3-7 September 2018
Audimax | Kiel University
Europe/Berlin timezone

A comparative study of coastal ocean hypoxia and acidification in two large river dominated systems (northern Gulf of Mexico and East China Sea)

7 Sep 2018, 11:50
Audimax-Frederik-Paulsen-Hörsaal (Kiel University)


Kiel University



Wei-Jun Cai (University of Delaware)


The northern Gulf of Mexico (nGOM) and the East China Sea (ECS) face similar physical drivers and anthropogenic stressors. Most importantly, both systems are strongly influenced by large rivers (the Mississippi and Changjiang) and intense eutrophication due to agriculture and population growth. Bottom water hypoxia and acidification appear to grow more severe in recent years in both systems despite the fact that riverine nutrient supply has been stabilized since the 1980’s in the nGOM, however, it is increasing in the ECS.
In the surface water of the nGOM and ECS, the spatial distributions of O2and pH are associated with the trajectory of the river plumes and in situ biological activity driven by riverine nutrients. In both plume regions the highest O2 and pH values and lowest pCO2 values were observed at intermediate salinities where light and nutrient were both favorable for phytoplankton production. In the bottom layer, low O2 and pH values were observed in hypoxic waters. The subsurface pH shows correlations with DIC and apparent oxygen utilization (AOU), suggesting that decomposition of organic matter was the dominant factor regulating pH variability. In addition to the low O2and pH in the hypoxic bottom water, there was a layer of low O2 and pH at mid-water depth in the nGOM. T-S diagrams and numerical modeling suggest that this mid-water acidification and hypoxia was not caused by respiration of organic matter from local surface production, but was a result of intrusion of low O2 and pH water from a nearshore bottom layer. This extension of hypoxia and acidification from the nearshore bottom to the offshore mid-depth can form rapidly after a storm disruption and can then extend further to the bottom. This process might be a threat to marine organisms in offshore mid-water depths once thought to be unaffected by bottom hypoxia. Lateral transport also plays an important role in the formation of hypoxia and acidification in the ECS. We further reveal that the intensity and extensiveness of hypoxia and acidification events closely correlated to a climate change index in the ECS. We will discuss the common drivers and the differences between these two large-river dominated, eutrophic coastal systems with examples from recent and historical cruises.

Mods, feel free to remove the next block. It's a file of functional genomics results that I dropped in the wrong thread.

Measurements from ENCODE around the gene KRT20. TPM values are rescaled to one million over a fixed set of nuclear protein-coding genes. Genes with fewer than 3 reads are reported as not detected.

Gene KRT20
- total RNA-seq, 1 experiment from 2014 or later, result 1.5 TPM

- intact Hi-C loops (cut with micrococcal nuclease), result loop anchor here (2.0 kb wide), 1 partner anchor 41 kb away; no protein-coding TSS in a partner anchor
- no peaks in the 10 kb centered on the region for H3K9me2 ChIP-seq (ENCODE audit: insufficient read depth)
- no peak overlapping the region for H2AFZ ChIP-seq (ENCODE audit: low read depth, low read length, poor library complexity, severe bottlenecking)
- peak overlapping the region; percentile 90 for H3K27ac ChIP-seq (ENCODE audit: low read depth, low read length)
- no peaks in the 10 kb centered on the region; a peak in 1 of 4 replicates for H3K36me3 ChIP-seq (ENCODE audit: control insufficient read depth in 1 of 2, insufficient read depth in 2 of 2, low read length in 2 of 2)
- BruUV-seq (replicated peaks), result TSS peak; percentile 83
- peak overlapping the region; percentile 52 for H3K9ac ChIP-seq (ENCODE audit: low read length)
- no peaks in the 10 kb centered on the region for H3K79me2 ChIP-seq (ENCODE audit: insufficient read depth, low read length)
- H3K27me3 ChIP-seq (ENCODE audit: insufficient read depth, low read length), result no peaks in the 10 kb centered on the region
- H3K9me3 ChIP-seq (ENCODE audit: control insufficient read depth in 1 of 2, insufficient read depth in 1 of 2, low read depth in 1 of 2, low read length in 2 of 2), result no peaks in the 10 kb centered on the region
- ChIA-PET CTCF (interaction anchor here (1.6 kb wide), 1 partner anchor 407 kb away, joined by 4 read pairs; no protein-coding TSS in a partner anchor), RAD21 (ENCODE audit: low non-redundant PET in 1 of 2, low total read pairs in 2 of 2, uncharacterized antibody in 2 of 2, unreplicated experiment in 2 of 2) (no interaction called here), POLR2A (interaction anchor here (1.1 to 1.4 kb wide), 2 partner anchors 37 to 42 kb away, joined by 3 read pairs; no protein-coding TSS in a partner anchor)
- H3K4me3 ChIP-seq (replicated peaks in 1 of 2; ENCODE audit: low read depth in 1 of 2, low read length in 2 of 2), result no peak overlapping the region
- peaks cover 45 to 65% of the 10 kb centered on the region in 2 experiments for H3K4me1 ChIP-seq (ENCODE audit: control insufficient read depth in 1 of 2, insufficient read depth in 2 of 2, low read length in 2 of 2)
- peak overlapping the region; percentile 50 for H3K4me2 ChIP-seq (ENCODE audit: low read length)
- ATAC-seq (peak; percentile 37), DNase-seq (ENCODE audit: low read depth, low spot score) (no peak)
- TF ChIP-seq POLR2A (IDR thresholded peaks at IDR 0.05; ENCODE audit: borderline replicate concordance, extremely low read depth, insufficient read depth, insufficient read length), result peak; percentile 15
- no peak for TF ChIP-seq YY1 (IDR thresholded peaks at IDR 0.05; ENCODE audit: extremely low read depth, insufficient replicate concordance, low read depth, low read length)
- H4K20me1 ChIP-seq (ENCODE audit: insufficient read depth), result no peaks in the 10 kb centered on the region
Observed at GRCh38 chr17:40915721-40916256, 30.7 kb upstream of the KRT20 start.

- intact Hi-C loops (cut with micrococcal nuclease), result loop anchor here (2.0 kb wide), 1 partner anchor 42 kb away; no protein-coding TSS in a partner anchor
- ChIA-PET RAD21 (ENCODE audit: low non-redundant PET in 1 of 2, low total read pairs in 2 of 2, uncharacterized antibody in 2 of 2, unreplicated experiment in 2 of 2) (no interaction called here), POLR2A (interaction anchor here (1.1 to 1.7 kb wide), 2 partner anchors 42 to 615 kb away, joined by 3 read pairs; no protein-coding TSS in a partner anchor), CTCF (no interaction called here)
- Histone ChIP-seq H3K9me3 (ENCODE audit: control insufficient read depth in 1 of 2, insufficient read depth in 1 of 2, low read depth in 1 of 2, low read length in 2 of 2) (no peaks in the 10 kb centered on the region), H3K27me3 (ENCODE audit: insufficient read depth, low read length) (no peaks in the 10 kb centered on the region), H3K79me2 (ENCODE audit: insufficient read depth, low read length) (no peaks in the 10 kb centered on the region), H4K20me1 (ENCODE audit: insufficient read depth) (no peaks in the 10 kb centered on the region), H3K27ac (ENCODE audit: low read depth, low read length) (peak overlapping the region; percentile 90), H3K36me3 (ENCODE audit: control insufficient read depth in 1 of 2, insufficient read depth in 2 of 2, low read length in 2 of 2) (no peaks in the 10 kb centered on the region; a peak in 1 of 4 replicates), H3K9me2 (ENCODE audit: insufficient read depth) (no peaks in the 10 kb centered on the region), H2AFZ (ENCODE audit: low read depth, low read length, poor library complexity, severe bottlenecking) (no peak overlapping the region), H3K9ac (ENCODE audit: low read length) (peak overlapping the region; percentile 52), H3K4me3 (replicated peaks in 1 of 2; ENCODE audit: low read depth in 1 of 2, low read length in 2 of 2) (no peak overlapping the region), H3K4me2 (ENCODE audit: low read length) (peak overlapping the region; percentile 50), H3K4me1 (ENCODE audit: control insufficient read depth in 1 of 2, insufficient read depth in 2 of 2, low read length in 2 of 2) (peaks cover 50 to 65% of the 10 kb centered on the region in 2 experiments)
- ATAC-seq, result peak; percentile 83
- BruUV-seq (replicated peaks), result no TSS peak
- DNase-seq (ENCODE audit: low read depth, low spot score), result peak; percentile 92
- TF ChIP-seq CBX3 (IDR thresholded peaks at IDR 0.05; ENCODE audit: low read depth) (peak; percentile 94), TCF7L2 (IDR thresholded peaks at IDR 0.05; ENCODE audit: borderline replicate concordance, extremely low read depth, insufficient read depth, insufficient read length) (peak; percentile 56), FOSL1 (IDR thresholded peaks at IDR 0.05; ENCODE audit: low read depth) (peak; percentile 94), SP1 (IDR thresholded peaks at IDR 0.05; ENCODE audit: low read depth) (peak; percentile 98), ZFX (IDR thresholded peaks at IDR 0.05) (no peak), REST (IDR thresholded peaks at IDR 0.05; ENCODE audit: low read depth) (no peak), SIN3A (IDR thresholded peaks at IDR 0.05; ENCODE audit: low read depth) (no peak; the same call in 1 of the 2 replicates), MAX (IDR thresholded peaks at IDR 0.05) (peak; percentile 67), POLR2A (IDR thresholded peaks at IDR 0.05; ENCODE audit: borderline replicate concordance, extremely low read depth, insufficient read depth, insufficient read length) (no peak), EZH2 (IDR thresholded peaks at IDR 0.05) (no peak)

Primary author

Wei-Jun Cai (University of Delaware)


Jianfang Chen Bin Wang Kui Wang Zong-Pei Jiang Prof. Katja Fennel (Department of Oceanography, Dalhousie University) Qian Li

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